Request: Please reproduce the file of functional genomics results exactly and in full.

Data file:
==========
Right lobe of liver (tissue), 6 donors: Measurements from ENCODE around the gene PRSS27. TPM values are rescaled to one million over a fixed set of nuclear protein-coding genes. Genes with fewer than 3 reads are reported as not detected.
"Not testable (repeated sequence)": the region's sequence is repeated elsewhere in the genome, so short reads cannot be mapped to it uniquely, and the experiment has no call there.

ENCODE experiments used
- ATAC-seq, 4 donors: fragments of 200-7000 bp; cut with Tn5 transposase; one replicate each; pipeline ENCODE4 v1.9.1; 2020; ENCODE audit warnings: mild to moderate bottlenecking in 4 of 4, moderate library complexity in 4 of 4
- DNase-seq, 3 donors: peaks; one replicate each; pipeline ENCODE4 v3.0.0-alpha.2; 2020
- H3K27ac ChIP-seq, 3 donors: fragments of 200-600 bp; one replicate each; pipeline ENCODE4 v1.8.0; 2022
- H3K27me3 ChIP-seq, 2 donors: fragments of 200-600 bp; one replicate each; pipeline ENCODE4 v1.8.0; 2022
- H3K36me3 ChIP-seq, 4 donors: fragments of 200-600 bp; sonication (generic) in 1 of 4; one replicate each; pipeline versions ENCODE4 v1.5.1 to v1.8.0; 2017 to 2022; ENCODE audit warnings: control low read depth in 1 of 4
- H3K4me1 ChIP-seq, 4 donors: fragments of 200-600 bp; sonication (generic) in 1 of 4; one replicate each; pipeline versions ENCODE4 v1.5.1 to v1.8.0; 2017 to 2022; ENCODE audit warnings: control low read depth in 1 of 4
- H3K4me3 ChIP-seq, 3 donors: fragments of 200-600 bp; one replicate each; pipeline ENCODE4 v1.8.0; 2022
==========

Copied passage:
Right lobe of liver (tissue), 6 donors: Measurements from ENCODE around the gene PRSS27. TPM values are rescaled to one million over a fixed set of nuclear protein-coding genes. Genes with fewer than 3 reads are reported as not detected.
"Not testable (repeated sequence)": the region's sequence is repeated elsewhere in the genome, so short reads cannot be mapped to it uniquely, and the experiment has no call there.

ENCODE experiments used
- ATAC-seq, 4 donors: fragments of 200-7000 bp; cut with Tn5 transposase; one replicate each; pipeline ENCODE4 v1.9.1; 2020; ENCODE audit warnings: mild to moderate bottlenecking in 4 of 4, moderate library complexity in 4 of 4
- DNase-seq, 3 donors: peaks; one replicate each; pipeline ENCODE4 v3.0.0-alpha.2; 2020
- H3K27ac ChIP-seq, 3 donors: fragments of 200-600 bp; one replicate each; pipeline ENCODE4 v1.8.0; 2022
- H3K27me3 ChIP-seq, 2 donors: fragments of 200-600 bp; one replicate each; pipeline ENCODE4 v1.8.0; 2022
- H3K36me3 ChIP-seq, 4 donors: fragments of 200-600 bp; sonication (generic) in 1 of 4; one replicate each; pipeline versions ENCODE4 v1.5.1 to v1.8.0; 2017 to 2022; ENCODE audit warnings: control low read depth in 1 of 4
- H3K4me1 ChIP-seq, 4 donors: fragments of 200-600 bp; sonication (generic) in 1 of 4; one replicate each; pipeline versions ENCODE4 v1.5.1 to v1.8.0; 2017 to 2022; ENCODE audit warnings: control low read depth in 1 of 4
- H3K4me3 ChIP-seq, 3 donors: fragments of 200-600 bp; one replicate each; pipeline ENCODE4 v1.8.0; 2022